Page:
Bill Bratton, former police chief of Los Angeles and of New York City, walks toward the podium after a meeting with President Barack Obama on immigration at the White House April 19, 2011 in Washington, DC. (Photo by Alex Wong/Getty Images)

The are rumors about who New York’s mayor-elect Bill de Blasio will tap to head the New York Police Department.

Among the names being considered is William Bratton, a veteran of big-city law enforcement.  Bratton has served as the head of the NYPD, the Los Angeles Police Department, and as the District Commissioner of the Boston Police Department.  The possibility of Bratton’s return to the helm of the NYPD is getting mixed reviews.

The current head of the NYPD, Commissioner Raymond Kelly, is extremely unpopular in communities of color because of his stubborn stance on stop-and-frisk.  Kelly has offended many in the black community by saying that unconstitutional stop-and-frisk policies are a “fact of urban life.”

As the next mayor, De Blasio promised to change the leadership at the NYPD and appoint an independent review board to ensure that the stop-and-frisk program at the NYPD is applied fairly, despite the fact that many New Yorkers simply want the program gone entirely.  With this middle ground, who De Blasio taps to head the police department will have immeasurable impact on whether that important campaign promise becomes a reality.

Bratton’s record in New York and his tenure during the Giuliani years are not necessarily selling points.

De Blasio confirmed last week that Bratton is definitely being considered for the job and his spokesperson Lis Smith tweeted that de Blasio will announce his choice when he’s ready.  Bratton as a choice would irk many stop-and-frisk opponents because while he was at the top of the LAPD, use of stop-and-frisk increased in that city.  Stop-and-frisk has been a bit more “successful” in LA if you factor in the resulting arrests and convictions for gun-related charges, but the fact that he’s a stop-and-frisk supporter does seem to directly contradict de Blasio’s position during the campaign.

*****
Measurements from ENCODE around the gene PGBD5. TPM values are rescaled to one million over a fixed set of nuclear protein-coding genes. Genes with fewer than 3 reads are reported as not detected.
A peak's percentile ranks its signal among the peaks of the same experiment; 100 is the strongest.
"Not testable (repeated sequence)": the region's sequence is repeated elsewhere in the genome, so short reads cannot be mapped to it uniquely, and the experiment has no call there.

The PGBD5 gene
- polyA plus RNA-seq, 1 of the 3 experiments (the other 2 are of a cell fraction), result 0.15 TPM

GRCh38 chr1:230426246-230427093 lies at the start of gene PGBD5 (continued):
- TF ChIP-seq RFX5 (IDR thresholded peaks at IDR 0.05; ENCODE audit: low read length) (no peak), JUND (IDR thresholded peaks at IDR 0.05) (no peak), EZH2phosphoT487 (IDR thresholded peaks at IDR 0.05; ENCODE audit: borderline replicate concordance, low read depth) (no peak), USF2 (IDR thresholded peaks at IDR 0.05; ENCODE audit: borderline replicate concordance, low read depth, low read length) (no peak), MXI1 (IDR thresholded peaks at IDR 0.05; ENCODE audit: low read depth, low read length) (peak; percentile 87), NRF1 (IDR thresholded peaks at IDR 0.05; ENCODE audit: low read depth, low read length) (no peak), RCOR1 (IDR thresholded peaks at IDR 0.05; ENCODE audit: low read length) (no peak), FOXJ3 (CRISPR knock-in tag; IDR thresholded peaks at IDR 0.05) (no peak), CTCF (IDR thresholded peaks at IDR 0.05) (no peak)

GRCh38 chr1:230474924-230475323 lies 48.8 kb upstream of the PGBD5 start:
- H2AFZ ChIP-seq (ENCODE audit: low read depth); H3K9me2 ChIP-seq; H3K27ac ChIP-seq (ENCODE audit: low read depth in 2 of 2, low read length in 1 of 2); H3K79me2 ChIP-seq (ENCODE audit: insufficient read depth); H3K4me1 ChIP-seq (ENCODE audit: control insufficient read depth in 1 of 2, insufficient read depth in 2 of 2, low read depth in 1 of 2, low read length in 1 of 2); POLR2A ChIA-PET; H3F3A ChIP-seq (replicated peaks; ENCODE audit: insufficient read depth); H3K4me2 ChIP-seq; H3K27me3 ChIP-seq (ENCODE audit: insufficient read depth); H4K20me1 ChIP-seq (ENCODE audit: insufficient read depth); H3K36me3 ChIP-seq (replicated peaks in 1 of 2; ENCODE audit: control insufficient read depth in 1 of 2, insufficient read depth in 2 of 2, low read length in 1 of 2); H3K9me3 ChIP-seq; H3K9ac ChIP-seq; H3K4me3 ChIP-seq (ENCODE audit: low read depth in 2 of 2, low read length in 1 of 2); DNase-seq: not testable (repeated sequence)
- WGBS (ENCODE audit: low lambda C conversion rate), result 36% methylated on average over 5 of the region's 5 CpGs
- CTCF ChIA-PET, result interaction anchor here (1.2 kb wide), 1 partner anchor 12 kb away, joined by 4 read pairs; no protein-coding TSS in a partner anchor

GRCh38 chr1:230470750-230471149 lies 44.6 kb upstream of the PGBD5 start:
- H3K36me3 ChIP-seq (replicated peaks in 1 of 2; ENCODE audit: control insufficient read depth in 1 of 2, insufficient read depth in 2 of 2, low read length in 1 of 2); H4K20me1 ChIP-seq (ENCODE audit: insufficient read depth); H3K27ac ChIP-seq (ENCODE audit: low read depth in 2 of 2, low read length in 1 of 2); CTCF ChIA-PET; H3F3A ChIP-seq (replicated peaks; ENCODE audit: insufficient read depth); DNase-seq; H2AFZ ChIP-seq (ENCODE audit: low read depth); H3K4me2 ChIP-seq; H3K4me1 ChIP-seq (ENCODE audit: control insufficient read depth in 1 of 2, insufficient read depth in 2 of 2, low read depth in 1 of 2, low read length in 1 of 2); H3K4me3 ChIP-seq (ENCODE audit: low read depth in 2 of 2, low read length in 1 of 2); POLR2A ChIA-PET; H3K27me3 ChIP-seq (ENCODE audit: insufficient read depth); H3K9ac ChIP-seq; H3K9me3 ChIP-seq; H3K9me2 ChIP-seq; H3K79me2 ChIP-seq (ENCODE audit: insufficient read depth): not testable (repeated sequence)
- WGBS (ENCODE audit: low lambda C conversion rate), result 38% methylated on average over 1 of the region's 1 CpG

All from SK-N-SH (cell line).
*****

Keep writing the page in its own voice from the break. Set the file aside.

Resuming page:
While De Blasio never promised to end stop-and-frisk, he did promise to reform the program and the police department and selecting a commissioner who is a stop-and-frisk supporter seems on it’s face to be a step in the opposite direction.

There is one word that sums up Bratton’s tenure under Giuliani nearly two decades ago: data.  As commissioner, Bratton was primarily focused on the numbers and crime statistics with an almost obsessive compulsion to do everything necessary to bring the numbers down.  This focus on the data, while the best way to be able to point at evidence that crime in the city is going down, does end up having a negative impact on low-income people and people of color, who are usually the first swept up when the police department is aggressively cracking down on petty crimes.  As crime statistics go down, reports of police misconduct tend to go up.

In addition to his record, which may make many in the black community wary, is his work in the private sector, which may spell doom for his chances to head the NYPD again.  According the Village Voice, Bratton has countless conflicts of interest, from his time in the private sector as the member of a number of corporate boards and as a consultant.

The Voice reports that “After leaving public office the first time in 1996, Bratton took on lucrative consulting jobs. When he again retired from public service in 2009, Bratton joined the boards of several companies that sell technology, surveillance gear, and other goods to police forces, including the NYPD. These companies include Manhattan-based Kroll Inc.,Motorola Solutions, and ShotSpotter Inc.

Mayor Bloomberg, who also had a number of potential conflicts, had to recuse himself from certain boards and sell off any stock that could be seen as a conflict to his job as mayor of New York before taking office.

These potential conflicts and Bratton’s record as a stop-and-frisk supporter will likely make him a very controversial pick.  New Yorkers who voted for de Blasio in the hopes that he would bring radical change to the city and the NYPD will surely be disappointed if the next police chief is a relic of the past.

Follow Zerlina Maxwell on Twitter at @ZerlinaMaxwell.